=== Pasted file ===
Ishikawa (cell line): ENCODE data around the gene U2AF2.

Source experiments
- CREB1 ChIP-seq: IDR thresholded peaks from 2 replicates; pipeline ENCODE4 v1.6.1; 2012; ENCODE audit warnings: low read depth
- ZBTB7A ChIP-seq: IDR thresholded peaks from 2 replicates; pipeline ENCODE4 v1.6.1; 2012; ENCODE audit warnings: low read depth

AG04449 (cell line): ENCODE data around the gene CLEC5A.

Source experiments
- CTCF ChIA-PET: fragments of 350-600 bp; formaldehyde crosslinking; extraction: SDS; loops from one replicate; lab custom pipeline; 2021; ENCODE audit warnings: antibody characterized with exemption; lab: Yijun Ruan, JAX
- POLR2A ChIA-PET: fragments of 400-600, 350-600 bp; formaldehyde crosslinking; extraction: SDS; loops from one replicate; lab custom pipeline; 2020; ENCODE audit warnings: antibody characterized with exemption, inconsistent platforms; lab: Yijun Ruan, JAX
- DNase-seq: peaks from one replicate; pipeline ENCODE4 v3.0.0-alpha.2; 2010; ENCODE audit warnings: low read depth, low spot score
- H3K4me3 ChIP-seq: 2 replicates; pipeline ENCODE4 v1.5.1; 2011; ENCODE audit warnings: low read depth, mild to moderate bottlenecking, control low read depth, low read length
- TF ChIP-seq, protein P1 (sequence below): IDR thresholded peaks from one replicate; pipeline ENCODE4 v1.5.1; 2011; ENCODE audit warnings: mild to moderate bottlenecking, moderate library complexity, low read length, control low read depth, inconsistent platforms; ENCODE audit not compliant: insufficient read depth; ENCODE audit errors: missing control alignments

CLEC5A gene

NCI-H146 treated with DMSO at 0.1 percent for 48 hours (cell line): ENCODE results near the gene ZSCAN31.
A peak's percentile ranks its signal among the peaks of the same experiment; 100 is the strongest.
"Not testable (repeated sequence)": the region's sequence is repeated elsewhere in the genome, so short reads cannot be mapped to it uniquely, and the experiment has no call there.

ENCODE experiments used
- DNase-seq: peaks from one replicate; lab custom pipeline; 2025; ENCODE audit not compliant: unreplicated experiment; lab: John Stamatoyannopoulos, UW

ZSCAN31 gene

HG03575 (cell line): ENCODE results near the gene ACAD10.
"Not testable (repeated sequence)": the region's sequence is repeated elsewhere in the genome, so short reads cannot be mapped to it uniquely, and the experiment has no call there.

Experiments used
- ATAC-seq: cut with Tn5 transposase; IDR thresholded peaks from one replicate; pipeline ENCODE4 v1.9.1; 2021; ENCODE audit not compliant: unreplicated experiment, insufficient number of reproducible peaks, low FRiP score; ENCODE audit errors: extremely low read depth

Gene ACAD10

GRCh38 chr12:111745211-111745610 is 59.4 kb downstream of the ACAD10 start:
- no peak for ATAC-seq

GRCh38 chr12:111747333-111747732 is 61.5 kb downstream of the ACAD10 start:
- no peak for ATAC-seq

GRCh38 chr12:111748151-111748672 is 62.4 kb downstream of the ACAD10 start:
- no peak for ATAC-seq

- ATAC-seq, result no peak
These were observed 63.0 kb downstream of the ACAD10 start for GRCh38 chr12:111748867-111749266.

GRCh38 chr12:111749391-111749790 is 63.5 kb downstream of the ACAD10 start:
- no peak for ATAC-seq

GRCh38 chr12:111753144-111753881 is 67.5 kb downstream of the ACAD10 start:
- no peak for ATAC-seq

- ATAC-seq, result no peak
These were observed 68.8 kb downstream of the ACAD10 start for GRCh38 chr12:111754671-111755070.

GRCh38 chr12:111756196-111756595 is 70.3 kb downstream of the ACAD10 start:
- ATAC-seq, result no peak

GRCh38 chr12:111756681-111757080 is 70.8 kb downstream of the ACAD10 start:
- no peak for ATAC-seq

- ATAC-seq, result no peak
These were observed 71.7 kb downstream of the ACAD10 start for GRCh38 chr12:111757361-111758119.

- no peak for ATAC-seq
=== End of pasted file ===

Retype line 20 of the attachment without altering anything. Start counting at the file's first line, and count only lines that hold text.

"Not testable (repeated sequence)": the region's sequence is repeated elsewhere in the genome, so short reads cannot be mapped to it uniquely, and the experiment has no call there.